The sole FIGURE shows part of a telecine incorporating the subject invention.
The sole FIGURE shows only a pan of a film-feed device for a telecine scanner, including the vertical steadiness error correction pans that are essential for the invention. The film 1 is continuously advanced in the direction of the arrow by a rubber-clad capstan roll 3 driven by a capstan motor 2 and is speed and phase-controlled. A pulse tachodisc 4 having several thousand increments is arranged at the rear end of the motor shaft for the capstan roll 3. Arranged in front of this disc 4 is a scanner 5 with which a pulse repetition signal, comprising information about speed and direction of rotation of the capstan roll 3, can be derived. This pulse repetition signal is applied, as an actual-value pulse repetition signal, to the first input of a servo-control circuit 6 whose second input receives a timebase pulse repetition signal. A control signal, with which the capstan motor 2 is speed and phase-controlled at every mode of operation, can be taken from the output of the servo-control circuit 6, a third input of which receives a phase control signal.
This phase control signal is gained--for example, for automatic correction of film shrinkage--from the pulses derived from a tachodise 7 which is arranged on a common shaft with a sprocket g and rotated by means of this sprocket 8 which is driven by the film 1. The tachodisc 7 has two concentric tracks 9 and 10, the inner one (9) having a white index stripe on a black field and the outer one (10) having 480 black-white fields. The tracks are scanned, for example, by means of photodiodes 11 and 12, respectively.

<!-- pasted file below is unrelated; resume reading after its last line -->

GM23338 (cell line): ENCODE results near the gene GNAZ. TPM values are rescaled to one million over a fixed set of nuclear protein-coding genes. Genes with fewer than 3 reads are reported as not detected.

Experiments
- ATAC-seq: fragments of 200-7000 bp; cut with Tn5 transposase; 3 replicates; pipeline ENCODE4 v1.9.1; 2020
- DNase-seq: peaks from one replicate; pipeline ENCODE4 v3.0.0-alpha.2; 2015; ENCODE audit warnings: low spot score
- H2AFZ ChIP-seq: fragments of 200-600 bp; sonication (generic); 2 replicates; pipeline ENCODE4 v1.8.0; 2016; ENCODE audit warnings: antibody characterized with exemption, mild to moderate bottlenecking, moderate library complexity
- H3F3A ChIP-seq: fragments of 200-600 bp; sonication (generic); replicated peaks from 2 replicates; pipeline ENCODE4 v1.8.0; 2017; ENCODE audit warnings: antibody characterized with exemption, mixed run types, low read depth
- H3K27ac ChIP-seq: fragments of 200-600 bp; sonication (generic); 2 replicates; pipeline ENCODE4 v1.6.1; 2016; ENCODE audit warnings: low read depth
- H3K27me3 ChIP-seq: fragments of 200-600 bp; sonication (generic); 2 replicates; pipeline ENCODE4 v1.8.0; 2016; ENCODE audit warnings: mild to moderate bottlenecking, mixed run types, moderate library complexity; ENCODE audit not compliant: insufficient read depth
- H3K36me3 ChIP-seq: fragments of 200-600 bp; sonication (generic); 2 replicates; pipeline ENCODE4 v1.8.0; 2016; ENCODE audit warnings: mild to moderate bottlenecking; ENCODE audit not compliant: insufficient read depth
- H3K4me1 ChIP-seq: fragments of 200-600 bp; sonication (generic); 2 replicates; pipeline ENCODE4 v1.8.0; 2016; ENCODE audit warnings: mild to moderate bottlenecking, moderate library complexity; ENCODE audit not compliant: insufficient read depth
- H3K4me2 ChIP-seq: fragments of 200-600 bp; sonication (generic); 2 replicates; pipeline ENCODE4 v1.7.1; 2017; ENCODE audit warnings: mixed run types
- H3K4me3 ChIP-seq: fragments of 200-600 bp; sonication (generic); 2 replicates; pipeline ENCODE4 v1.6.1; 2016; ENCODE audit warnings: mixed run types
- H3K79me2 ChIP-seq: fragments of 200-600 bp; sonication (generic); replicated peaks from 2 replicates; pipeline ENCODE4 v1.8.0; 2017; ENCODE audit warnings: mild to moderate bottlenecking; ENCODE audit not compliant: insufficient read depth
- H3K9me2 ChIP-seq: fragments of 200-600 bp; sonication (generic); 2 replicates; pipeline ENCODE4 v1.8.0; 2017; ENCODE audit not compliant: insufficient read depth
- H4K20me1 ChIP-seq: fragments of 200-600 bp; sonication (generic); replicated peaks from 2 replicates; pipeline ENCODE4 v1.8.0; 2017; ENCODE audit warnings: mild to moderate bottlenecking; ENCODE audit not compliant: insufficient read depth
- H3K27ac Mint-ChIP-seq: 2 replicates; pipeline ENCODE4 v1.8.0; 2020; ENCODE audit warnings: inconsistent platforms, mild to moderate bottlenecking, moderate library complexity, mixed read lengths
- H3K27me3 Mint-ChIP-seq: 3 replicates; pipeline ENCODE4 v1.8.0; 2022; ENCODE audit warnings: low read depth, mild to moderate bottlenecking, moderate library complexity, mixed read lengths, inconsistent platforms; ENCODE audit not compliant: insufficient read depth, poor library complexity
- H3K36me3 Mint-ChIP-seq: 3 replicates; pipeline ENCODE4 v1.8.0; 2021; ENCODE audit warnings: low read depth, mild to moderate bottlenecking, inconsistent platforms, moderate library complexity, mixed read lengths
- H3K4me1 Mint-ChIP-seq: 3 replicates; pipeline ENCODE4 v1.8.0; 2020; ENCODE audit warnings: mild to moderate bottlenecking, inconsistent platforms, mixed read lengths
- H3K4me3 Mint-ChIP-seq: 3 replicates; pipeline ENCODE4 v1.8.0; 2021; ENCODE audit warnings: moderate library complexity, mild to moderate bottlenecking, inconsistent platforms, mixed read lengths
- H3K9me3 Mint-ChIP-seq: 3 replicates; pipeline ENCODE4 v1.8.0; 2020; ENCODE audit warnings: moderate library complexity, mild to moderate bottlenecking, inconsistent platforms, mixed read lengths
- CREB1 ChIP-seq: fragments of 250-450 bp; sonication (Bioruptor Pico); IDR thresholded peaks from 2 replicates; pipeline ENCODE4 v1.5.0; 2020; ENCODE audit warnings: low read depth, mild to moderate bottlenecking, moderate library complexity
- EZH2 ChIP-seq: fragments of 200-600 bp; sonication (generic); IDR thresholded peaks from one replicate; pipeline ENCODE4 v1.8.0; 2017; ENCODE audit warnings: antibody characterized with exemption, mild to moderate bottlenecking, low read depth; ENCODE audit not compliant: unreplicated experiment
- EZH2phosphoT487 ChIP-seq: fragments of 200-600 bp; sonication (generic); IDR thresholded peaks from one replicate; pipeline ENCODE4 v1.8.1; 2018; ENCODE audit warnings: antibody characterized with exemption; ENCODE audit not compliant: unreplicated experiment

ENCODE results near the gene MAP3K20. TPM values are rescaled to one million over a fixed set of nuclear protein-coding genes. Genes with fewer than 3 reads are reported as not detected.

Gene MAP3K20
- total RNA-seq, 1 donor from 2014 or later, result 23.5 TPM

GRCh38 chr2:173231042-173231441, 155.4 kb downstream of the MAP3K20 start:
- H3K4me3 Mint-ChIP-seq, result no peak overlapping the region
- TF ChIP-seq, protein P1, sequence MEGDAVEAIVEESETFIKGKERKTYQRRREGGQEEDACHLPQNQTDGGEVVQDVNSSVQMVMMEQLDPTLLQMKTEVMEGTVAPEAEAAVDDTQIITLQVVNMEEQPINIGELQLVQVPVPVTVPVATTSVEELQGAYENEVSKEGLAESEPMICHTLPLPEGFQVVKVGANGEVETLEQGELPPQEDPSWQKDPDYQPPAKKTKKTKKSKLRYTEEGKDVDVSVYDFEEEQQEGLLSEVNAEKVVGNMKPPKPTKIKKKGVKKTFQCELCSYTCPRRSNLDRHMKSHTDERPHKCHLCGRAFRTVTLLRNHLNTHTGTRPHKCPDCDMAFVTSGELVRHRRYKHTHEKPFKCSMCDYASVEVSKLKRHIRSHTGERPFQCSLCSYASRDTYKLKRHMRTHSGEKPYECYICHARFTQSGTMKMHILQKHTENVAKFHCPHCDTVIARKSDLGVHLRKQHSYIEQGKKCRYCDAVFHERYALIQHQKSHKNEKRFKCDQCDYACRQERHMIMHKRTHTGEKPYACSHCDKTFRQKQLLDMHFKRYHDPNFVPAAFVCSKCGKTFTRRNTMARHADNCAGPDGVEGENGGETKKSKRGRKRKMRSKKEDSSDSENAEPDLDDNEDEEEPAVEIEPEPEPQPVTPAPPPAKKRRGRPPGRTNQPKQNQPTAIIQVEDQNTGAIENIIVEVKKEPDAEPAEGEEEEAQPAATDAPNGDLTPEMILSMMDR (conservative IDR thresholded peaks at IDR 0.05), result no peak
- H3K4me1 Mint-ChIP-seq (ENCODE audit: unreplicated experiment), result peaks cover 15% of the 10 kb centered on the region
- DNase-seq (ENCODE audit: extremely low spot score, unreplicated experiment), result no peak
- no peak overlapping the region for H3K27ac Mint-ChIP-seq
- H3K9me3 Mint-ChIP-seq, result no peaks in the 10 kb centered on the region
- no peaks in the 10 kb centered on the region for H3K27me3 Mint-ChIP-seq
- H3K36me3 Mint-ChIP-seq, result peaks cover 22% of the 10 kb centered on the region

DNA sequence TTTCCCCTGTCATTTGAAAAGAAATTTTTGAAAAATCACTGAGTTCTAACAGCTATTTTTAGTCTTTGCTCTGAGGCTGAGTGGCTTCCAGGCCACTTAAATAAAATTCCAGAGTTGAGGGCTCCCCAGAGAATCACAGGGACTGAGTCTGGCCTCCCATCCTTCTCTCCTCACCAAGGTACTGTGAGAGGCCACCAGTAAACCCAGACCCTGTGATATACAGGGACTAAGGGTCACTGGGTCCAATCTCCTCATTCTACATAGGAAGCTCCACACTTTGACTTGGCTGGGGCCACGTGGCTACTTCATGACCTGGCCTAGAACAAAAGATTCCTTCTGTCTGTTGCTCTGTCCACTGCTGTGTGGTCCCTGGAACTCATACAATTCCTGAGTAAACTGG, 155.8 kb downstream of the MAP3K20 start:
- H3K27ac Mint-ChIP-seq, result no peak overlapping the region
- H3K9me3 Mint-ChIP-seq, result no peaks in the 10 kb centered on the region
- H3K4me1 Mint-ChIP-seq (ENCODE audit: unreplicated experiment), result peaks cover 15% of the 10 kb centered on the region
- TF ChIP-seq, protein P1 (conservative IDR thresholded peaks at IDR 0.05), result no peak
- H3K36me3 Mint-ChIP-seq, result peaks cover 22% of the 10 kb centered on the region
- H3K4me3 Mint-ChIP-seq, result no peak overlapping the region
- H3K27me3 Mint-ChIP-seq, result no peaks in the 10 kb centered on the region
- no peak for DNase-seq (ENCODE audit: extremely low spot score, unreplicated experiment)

The pulse signal supplied by the photodiode 12 is applied, via a divider 13, to a first input of a 2V phase comparison circuit 14 whose second input conveys the 2V studio reference signal. The film frame is synchronized with the studio V pulse by means of this signal. The index signal supplied by the photodiode 11 is used, for example, for resetting the divider 13. Since a low-pass filtering operation must be performed for reasons of stability, a low-pass member 15 is connected to the output of the phase comparison circuit 14. As a result of this averaging operation, the effect of correction decreases with an increasing interference frequency, while tolerances of the raw film cumulate over a comparatively large number of frames.
After the telecine scanner has been switched on during run-up, the phase control signal then gained is first applied to the phase input of the servo-control circuit 6 via a change-over switch 16 whose first input conveys the signal when this change-over switch 16 is in the position shown by means of a broken line. Moreover, these two 2V pulse signals are applied to a coincidence circuit 17 in which they are tested, accordingly. As soon as the two 2V pulse signals coincide, a switching signal is applied to the change-over switch 16 which is then switched to the position shown. The phase signal at the second input of the change-over switch 16 is then switched to the output.
This phase signal is generated by a further phase comparison circuit 18 whose inputs convey the higher-frequency 3 kHz pulse signal scanned by the outer track 10 by means of the photodiode 12 and the corresponding 3 kHz reference signal.